The light has come and has shone upon a world enveloped in shadows; the Dayspring from on high has visited us and given light to those who lived in darkness.  This, then, is our feast, and we join in procession with lighted candles to reveal the light that has shone upon us and the glory that is yet to come to us through him...

The true light has come, the light that enlightens every man who is born into this world.  Let all of us, my brethren, be enlightened and made radiant by this light.  Let all of us share in its splendor, and be so  filled with it that no one remains in the darkness.  Let us be shining ourselves as we go together to meet and to receive with the aged Simeon the light whose brilliance is eternal...

...By faith we too embraced Christ, the salvation of God the Father, as he came to us from Bethlehem.  Gentiles before, we have now become the people of God.  Our eyes have seen God incarnate, and because we have seen him present among us and have mentally received him into our arms, we are called the new Israel.  Never shall we forget this presence; every year we keep a feast in its honor.

How High Are Anglo-Catholics?  

Posted by Joe Rawls

Anglo-Catholics get a bad rap--sometimes justified, of course--as liturgical fussbudgets, concerned only with liturgical minutiae and with replicating the way things were done in the Roman Catholic Church prior to Vatican II.   A more sensible and accurate view of Anglo-Catholicism is found in What is Anglo-Catholicism by Rev John D Alexander, SSC.  The final part of the essay lists nine ways that Anglo-Catholics are "high", all of them much more substantial than lace surplices. A hat-tip to Rev Canon Robert Hendrickson.


1.  A High View of God.  Anglo-Catholic worship at its best cultivates a sense of reverence, awe, and mystery in the presence of the Holy One...

2.  A High View of Creation... The Anglo-Catholic view of the world is highly sacramental; in worship we gather up the best of creation--as reflected in art, craftsmanship, music, song, flowers, incense, etc--and offer it all back up to God.

3.  A High View of the Incarnation...God became man in order to transform human existence through participation in his divine life.

4.  A High View of the Atonement...The image of Jesus on the cross reminds us of the depth and horror of human sin, and of the price that God has paid for our redemption...Many Anglo-Catholics find the sacrament of Penance an indispensable aid in this process. 

5.  A High View of the Church...We regard the universal church neither as an institution of merely human origin, nor as a voluntary association of individual believers, but as a wonderful mystery...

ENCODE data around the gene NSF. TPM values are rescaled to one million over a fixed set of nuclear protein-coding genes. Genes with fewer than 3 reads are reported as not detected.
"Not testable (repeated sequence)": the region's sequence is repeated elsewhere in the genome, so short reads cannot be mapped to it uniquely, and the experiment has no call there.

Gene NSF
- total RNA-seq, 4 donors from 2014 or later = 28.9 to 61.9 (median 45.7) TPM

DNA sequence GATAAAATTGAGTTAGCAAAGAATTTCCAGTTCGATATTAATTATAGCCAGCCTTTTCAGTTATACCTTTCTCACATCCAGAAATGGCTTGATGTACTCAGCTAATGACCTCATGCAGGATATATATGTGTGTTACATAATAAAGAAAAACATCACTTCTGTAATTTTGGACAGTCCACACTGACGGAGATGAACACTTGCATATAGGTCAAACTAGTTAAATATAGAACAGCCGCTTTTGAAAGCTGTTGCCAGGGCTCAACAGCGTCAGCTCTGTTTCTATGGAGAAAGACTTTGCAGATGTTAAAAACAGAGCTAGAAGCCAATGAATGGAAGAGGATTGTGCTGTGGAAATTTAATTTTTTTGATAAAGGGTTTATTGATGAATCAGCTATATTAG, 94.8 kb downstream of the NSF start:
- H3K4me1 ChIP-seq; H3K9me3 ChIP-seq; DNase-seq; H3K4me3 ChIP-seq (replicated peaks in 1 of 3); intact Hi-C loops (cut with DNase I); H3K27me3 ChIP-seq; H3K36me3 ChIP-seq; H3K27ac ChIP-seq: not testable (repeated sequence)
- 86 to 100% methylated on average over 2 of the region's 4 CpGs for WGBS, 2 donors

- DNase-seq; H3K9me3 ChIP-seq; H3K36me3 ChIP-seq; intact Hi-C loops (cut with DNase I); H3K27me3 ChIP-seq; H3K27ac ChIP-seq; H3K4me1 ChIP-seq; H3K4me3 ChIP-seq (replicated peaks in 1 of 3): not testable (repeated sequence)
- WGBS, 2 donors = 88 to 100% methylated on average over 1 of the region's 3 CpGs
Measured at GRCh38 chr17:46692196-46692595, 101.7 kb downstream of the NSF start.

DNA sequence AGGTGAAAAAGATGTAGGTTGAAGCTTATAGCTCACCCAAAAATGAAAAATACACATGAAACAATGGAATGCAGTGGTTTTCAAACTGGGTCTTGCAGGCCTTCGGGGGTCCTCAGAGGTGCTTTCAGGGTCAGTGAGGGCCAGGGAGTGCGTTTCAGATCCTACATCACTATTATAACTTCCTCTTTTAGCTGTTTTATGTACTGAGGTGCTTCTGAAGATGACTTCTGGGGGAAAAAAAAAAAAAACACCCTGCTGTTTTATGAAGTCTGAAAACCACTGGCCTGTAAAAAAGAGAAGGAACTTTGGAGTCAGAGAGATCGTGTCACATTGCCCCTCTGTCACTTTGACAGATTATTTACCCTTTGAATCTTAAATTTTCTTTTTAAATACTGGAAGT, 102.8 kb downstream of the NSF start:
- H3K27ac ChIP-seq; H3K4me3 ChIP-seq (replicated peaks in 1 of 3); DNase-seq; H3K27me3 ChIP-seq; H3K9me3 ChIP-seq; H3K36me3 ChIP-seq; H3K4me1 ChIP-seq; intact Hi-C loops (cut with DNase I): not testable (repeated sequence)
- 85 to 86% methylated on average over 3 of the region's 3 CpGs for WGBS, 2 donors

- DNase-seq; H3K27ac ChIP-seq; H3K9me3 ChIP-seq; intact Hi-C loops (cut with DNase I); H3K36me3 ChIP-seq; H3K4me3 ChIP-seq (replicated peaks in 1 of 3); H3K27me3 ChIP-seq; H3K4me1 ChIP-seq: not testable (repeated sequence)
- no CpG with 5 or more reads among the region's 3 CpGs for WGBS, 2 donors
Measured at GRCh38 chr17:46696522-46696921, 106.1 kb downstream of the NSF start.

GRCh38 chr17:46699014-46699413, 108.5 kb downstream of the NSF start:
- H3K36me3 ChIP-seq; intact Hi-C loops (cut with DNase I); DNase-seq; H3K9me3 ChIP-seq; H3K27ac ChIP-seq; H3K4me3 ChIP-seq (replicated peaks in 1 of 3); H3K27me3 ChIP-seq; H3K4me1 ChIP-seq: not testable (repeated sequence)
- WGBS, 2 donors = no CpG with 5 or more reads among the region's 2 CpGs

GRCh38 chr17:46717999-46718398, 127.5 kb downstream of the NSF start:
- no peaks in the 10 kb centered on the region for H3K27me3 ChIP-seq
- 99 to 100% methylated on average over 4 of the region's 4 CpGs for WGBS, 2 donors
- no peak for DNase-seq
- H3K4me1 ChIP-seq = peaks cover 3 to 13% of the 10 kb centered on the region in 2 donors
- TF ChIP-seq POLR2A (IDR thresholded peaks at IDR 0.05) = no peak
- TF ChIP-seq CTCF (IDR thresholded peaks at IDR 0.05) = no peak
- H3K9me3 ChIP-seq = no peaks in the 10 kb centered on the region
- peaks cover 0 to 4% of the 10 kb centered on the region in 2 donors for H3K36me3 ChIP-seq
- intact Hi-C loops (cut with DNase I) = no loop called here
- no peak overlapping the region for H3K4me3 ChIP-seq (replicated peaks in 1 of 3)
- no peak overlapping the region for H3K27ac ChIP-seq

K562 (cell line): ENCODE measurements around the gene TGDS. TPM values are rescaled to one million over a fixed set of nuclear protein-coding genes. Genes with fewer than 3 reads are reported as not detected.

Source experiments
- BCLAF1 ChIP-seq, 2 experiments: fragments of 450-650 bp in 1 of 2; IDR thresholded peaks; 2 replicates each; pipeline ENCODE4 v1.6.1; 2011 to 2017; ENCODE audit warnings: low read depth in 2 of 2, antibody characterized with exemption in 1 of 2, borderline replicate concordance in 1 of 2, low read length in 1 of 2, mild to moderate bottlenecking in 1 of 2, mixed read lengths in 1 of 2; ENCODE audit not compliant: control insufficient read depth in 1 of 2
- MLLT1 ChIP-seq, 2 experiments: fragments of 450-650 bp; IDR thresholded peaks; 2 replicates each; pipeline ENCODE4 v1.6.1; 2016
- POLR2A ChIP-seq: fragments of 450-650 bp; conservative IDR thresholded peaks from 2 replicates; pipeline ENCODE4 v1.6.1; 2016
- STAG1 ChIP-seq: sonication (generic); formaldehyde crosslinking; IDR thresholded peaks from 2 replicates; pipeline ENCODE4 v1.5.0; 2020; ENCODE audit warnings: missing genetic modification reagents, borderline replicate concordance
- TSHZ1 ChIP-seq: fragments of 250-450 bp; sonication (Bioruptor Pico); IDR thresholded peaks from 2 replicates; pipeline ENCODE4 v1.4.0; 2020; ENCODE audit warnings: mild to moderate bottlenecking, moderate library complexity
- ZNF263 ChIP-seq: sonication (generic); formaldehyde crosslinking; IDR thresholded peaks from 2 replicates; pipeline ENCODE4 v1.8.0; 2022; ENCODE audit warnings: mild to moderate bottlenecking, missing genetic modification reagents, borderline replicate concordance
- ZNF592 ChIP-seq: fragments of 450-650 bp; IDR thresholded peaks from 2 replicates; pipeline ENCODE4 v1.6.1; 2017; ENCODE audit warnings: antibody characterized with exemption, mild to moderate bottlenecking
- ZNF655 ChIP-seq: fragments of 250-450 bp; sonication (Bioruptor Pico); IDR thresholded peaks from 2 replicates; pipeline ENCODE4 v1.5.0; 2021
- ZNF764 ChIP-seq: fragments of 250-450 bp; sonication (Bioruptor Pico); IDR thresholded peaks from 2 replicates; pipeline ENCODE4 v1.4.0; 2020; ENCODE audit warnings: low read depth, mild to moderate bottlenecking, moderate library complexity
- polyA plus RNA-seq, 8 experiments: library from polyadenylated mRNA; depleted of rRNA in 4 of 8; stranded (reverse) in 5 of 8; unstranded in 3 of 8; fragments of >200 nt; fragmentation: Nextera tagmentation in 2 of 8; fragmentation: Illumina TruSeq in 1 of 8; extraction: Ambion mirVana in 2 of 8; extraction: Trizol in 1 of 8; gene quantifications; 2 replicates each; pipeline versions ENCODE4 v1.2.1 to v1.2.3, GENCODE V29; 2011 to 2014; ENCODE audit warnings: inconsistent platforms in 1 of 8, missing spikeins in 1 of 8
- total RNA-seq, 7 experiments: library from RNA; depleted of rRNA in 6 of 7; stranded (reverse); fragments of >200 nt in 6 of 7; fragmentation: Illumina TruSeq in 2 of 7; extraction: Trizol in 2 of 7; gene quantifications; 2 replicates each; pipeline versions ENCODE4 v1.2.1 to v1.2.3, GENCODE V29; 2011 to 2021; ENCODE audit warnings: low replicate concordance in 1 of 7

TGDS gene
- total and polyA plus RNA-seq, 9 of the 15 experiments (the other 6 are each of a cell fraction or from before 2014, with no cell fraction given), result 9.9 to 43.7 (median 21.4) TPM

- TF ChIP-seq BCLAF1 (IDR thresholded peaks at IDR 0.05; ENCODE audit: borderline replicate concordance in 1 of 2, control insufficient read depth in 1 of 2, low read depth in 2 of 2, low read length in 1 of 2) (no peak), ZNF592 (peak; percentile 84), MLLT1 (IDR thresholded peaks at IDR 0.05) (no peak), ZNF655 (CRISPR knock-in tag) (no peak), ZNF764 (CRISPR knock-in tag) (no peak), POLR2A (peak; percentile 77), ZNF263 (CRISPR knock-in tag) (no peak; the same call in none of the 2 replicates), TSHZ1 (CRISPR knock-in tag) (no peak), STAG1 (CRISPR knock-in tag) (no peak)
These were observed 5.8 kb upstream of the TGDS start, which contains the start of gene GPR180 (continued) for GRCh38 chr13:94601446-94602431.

6.  A High View of the Communion of Saints....We have fellowship with all who live in Christ.  Anglo-Catholicism thus affirms the legitimacy of praying for the dead, and of asking the saints in heaven for their prayers.

7.  A High View of the Sacraments...Holy Baptism establishes our identity once for all as children of God and heirs of the Kingdom of Heaven...And in the Holy Eucharist, Christ becomes objectively present in the Blessed Sacrament of his Body and Blood...

8.  A High View of Holy Orders...Anglo-Catholicism has borne witness that the threefold ministry of bishops, priests, and deacons in apostolic succession is God-given...

9.  A High View of Anglicanism.  We affirm that the Anglican Churches are truly part of Christ's Holy Catholic Church...Since the days of the Oxford Movement, our standard has been the faith and practice of the ancient, undivided Church...

Epiphany Proclamation 2014  

Posted by Joe Rawls

A couple of days late, but still relevant, is the Epiphany Proclamation, an ancient custom in which the dates  of Easter and other important moveable feasts were solemnly announced after the reading of the Gospel on the Feast of the Epiphany. 


Dear brothers and sisters,

The glory of the Lord has shone upon us, and shall ever be manifest among us, until the day of his return.

Through the rhythms of times and seasons let us celebrate the mysteries of salvation. 

Let us recall the year's culmination, the Easter Triduum of the Lord:  his last supper, his crucifixion, his burial, and his rising celebrated between the evening of the seventeenth day of April and the evening of the nineteenth day of April, Easter Sunday being on the twentieth day of April.

Each Easter--as on each Sunday--the Holy Church makes present the great and saving death by which Christ has for ever conquered sin and death.  From Easter are reckoned all the days we keep holy.

Ash Wednesday, the beginning of Lent, will occur on the fifth day of March.

The Ascension of the Lord will be commemorated on the twenty-ninth day of May.

Pentecost, joyful conclusion of the season of Easter, will be celebrated on the eighth day of June.

And, this year the First Sunday of Advent will be on the thirtieth day of November.

Likewise the Pilgrim Church proclaims the passover of Christ in the feasts of the holy Mother of God, in the feasts of the Apostles and Saints, and in the commemoration of the faithful departed.

To Jesus Christ, who was, who is, and who is to come, Lord of time and history, be endless praise, for ever and ever.